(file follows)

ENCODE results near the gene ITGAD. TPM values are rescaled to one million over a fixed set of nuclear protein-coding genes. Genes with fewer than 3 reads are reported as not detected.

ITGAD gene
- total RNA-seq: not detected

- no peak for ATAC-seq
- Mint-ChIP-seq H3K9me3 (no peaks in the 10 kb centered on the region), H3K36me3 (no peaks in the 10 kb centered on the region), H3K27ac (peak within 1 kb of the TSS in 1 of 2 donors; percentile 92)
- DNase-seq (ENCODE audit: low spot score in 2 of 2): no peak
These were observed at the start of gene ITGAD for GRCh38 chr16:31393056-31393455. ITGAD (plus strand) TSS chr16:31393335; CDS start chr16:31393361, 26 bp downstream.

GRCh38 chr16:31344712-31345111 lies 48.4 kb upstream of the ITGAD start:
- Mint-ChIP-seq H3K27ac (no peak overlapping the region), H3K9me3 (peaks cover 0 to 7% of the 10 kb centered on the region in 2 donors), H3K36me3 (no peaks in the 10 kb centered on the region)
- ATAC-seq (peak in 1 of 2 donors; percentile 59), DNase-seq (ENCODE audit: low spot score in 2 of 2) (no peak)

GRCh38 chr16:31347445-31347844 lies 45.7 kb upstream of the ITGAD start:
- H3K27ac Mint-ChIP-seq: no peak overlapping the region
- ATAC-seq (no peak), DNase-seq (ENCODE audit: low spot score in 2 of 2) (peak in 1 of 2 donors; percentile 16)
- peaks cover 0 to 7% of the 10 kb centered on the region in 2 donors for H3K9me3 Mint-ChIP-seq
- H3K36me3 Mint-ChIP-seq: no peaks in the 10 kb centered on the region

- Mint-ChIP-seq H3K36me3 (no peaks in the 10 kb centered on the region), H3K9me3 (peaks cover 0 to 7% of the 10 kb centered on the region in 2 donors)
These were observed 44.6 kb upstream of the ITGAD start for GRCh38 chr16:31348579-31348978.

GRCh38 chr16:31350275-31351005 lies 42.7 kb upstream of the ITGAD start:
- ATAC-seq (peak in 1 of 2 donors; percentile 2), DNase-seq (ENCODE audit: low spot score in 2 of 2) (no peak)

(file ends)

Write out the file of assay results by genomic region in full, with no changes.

ENCODE results near the gene ITGAD. TPM values are rescaled to one million over a fixed set of nuclear protein-coding genes. Genes with fewer than 3 reads are reported as not detected.

ITGAD gene
- total RNA-seq: not detected

- no peak for ATAC-seq
- Mint-ChIP-seq H3K9me3 (no peaks in the 10 kb centered on the region), H3K36me3 (no peaks in the 10 kb centered on the region), H3K27ac (peak within 1 kb of the TSS in 1 of 2 donors; percentile 92)
- DNase-seq (ENCODE audit: low spot score in 2 of 2): no peak
These were observed at the start of gene ITGAD for GRCh38 chr16:31393056-31393455. ITGAD (plus strand) TSS chr16:31393335; CDS start chr16:31393361, 26 bp downstream.

GRCh38 chr16:31344712-31345111 lies 48.4 kb upstream of the ITGAD start:
- Mint-ChIP-seq H3K27ac (no peak overlapping the region), H3K9me3 (peaks cover 0 to 7% of the 10 kb centered on the region in 2 donors), H3K36me3 (no peaks in the 10 kb centered on the region)
- ATAC-seq (peak in 1 of 2 donors; percentile 59), DNase-seq (ENCODE audit: low spot score in 2 of 2) (no peak)

GRCh38 chr16:31347445-31347844 lies 45.7 kb upstream of the ITGAD start:
- H3K27ac Mint-ChIP-seq: no peak overlapping the region
- ATAC-seq (no peak), DNase-seq (ENCODE audit: low spot score in 2 of 2) (peak in 1 of 2 donors; percentile 16)
- peaks cover 0 to 7% of the 10 kb centered on the region in 2 donors for H3K9me3 Mint-ChIP-seq
- H3K36me3 Mint-ChIP-seq: no peaks in the 10 kb centered on the region

- Mint-ChIP-seq H3K36me3 (no peaks in the 10 kb centered on the region), H3K9me3 (peaks cover 0 to 7% of the 10 kb centered on the region in 2 donors)
These were observed 44.6 kb upstream of the ITGAD start for GRCh38 chr16:31348579-31348978.

GRCh38 chr16:31350275-31351005 lies 42.7 kb upstream of the ITGAD start:
- ATAC-seq (peak in 1 of 2 donors; percentile 2), DNase-seq (ENCODE audit: low spot score in 2 of 2) (no peak)